Matthew continues in verses 21-22 by stating how the system of this world embraces the rule “Do not murder”; however, in God’s kingdom one does not insult the other. In verses 27-30, we note that in our human systems, we frown upon adultery, but under God’s reign, one treats each person with dignity, respect, equality, and mutuality by not even lusting after the other.

Such is the contrast of the kingdoms of this world and the kingdom of God.

Unfortunately, I fear, we who proclaim God’s reign with our lips, have succumbed to the influence of the kingdoms of this world. We readily embrace the violence rather than the non-violence as embodied in Jesus Christ. Instead of offering mercy when others label and condemn us, we practice an eye for an eye by labeling and condemning them in turn. Thus, no longer is it only politicians who practice insult for insult, but as Christ-followers, we follow their example with other Christ-followers, be it on Facebook, email, or face to face. In essence, we are living out the rules and roles of the systems of this world. These are spiritual forces. Not simply individual spirits who wreak havoc in individual lives but powerful systems of domination as seen in our institutions, our businesses, and our cultures.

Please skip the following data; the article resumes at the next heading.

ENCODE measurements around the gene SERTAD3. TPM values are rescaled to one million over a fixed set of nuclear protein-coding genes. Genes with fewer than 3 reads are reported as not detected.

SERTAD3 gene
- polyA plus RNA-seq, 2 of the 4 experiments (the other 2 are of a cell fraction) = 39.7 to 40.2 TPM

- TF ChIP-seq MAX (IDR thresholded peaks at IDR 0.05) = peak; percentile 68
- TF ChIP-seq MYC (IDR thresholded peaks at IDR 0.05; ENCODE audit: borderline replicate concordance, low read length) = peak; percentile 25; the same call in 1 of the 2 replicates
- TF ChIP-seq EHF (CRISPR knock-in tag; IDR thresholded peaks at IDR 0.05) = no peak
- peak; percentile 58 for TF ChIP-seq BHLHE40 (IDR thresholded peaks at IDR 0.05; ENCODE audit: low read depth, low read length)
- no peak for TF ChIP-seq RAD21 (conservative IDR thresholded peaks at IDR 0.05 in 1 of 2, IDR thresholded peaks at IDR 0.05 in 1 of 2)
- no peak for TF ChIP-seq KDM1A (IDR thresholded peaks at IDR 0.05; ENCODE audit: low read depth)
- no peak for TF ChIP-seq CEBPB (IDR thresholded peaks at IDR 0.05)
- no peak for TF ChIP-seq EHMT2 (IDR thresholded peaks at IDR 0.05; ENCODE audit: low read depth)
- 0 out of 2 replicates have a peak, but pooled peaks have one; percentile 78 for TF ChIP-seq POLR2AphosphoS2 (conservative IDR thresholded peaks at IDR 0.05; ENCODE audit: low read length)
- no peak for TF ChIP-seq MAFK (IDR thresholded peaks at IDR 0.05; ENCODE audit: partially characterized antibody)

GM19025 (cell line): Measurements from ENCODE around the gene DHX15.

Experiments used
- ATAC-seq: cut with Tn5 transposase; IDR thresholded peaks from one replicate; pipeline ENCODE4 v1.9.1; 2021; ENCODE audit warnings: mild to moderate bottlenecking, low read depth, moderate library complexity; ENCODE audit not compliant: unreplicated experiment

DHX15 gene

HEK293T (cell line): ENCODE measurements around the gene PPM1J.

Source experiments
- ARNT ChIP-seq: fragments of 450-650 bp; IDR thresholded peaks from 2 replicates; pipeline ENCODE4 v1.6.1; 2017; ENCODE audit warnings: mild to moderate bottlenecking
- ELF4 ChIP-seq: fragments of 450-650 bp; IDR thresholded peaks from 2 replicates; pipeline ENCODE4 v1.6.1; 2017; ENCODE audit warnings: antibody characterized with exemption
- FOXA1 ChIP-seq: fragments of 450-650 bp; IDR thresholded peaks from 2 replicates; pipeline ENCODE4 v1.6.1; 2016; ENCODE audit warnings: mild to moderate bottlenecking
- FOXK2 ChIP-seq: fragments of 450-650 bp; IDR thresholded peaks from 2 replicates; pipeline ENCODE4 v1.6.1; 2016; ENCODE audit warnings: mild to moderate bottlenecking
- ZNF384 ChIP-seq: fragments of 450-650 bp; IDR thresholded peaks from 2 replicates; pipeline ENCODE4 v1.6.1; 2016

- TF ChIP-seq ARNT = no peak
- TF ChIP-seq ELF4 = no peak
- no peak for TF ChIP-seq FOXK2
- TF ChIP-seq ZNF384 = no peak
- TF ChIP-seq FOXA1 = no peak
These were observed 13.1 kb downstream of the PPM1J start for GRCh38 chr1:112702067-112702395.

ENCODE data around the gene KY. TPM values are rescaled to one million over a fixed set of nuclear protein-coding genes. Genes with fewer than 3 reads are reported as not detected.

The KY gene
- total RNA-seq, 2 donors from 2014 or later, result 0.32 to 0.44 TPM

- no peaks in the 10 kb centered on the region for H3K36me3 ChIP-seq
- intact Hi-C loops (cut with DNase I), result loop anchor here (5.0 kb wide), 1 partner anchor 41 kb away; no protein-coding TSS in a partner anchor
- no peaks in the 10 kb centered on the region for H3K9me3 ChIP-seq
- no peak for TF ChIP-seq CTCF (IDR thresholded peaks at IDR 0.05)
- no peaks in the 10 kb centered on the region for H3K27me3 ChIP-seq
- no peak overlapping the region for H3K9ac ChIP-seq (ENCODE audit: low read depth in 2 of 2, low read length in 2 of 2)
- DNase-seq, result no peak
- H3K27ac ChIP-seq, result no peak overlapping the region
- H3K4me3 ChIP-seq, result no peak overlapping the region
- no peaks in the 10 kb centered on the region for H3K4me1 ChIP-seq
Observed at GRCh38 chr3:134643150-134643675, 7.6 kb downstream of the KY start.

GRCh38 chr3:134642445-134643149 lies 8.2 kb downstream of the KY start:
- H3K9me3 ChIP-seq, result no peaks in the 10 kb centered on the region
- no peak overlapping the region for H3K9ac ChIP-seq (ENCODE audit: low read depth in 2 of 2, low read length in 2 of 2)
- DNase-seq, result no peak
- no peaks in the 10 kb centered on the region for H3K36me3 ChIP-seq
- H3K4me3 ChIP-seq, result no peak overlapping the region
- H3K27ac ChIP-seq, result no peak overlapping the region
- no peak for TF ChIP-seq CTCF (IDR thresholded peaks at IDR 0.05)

As Christ-followers, specifically as Pentecostals, I fear we may have become blindsided by focusing on individuals fighting individual spirits to our detriment by missing the domination of the violence of the systems of this world. I admit to being heartbroken how we implicitly embrace the patterns of the world’s systems through our violence in which members of God’s kingdom label and insult one another who are also members of God’s kingdom. Hence, we are inadvertently embracing the influence of the powers and principalities of violent domination that the systems of this world have perpetuated among us as members of Christ’s universal church. In the same way that Jesus Christ embodied the violence of God’s kingdom through non-violence, we are called in the power of the Spirit to participate in Christ’s ministry of non-violence. According to Galatians 5, I surmise that the violence of world systems includes hostilities, strife, jealousy, outbursts of anger, selfish rivalries, dissensions, and factions, but the non-violence of God’s reign are: love, joy peace, patience, kindness, goodness, gentleness, faithfulness, and self-control, against such there is no law. That is, there is no law against exhibiting the fruit of the Spirit; thus, we have the freedom to live them out in abundance in God’s kingdom.